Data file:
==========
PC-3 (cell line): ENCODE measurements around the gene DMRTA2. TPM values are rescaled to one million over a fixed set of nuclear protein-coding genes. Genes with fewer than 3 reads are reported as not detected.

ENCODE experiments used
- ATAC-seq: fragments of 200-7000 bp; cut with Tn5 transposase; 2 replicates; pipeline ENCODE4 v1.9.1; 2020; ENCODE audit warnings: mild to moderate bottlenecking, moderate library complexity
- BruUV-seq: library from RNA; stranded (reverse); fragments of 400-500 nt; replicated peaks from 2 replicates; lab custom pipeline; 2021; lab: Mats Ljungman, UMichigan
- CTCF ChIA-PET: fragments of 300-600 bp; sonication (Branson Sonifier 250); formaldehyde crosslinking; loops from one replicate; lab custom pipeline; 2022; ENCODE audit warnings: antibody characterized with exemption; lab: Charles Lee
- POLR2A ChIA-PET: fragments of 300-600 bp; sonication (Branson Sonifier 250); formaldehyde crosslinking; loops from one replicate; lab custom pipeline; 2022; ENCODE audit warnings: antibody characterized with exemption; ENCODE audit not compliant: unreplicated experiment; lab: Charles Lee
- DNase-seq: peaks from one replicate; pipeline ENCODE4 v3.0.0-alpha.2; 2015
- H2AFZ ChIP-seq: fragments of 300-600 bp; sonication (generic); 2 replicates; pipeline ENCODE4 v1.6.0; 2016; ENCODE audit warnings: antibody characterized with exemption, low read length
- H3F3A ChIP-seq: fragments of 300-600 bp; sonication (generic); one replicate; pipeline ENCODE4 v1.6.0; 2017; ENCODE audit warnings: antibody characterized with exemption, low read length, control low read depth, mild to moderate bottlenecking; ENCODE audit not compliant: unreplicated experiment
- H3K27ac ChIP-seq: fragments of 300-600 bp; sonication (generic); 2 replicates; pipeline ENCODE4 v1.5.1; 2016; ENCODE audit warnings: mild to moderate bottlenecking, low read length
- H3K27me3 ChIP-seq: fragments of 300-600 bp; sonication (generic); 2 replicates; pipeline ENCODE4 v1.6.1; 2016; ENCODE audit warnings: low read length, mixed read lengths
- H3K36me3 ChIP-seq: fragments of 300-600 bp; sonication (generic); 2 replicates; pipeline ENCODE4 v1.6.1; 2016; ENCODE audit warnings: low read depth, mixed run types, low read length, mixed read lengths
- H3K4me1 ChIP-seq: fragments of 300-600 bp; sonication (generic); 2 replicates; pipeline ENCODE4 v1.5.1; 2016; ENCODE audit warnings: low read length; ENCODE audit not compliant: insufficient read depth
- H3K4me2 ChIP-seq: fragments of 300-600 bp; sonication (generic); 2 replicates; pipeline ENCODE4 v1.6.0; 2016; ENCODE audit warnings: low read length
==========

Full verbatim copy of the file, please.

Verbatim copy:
PC-3 (cell line): ENCODE measurements around the gene DMRTA2. TPM values are rescaled to one million over a fixed set of nuclear protein-coding genes. Genes with fewer than 3 reads are reported as not detected.

ENCODE experiments used
- ATAC-seq: fragments of 200-7000 bp; cut with Tn5 transposase; 2 replicates; pipeline ENCODE4 v1.9.1; 2020; ENCODE audit warnings: mild to moderate bottlenecking, moderate library complexity
- BruUV-seq: library from RNA; stranded (reverse); fragments of 400-500 nt; replicated peaks from 2 replicates; lab custom pipeline; 2021; lab: Mats Ljungman, UMichigan
- CTCF ChIA-PET: fragments of 300-600 bp; sonication (Branson Sonifier 250); formaldehyde crosslinking; loops from one replicate; lab custom pipeline; 2022; ENCODE audit warnings: antibody characterized with exemption; lab: Charles Lee
- POLR2A ChIA-PET: fragments of 300-600 bp; sonication (Branson Sonifier 250); formaldehyde crosslinking; loops from one replicate; lab custom pipeline; 2022; ENCODE audit warnings: antibody characterized with exemption; ENCODE audit not compliant: unreplicated experiment; lab: Charles Lee
- DNase-seq: peaks from one replicate; pipeline ENCODE4 v3.0.0-alpha.2; 2015
- H2AFZ ChIP-seq: fragments of 300-600 bp; sonication (generic); 2 replicates; pipeline ENCODE4 v1.6.0; 2016; ENCODE audit warnings: antibody characterized with exemption, low read length
- H3F3A ChIP-seq: fragments of 300-600 bp; sonication (generic); one replicate; pipeline ENCODE4 v1.6.0; 2017; ENCODE audit warnings: antibody characterized with exemption, low read length, control low read depth, mild to moderate bottlenecking; ENCODE audit not compliant: unreplicated experiment
- H3K27ac ChIP-seq: fragments of 300-600 bp; sonication (generic); 2 replicates; pipeline ENCODE4 v1.5.1; 2016; ENCODE audit warnings: mild to moderate bottlenecking, low read length
- H3K27me3 ChIP-seq: fragments of 300-600 bp; sonication (generic); 2 replicates; pipeline ENCODE4 v1.6.1; 2016; ENCODE audit warnings: low read length, mixed read lengths
- H3K36me3 ChIP-seq: fragments of 300-600 bp; sonication (generic); 2 replicates; pipeline ENCODE4 v1.6.1; 2016; ENCODE audit warnings: low read depth, mixed run types, low read length, mixed read lengths
- H3K4me1 ChIP-seq: fragments of 300-600 bp; sonication (generic); 2 replicates; pipeline ENCODE4 v1.5.1; 2016; ENCODE audit warnings: low read length; ENCODE audit not compliant: insufficient read depth
- H3K4me2 ChIP-seq: fragments of 300-600 bp; sonication (generic); 2 replicates; pipeline ENCODE4 v1.6.0; 2016; ENCODE audit warnings: low read length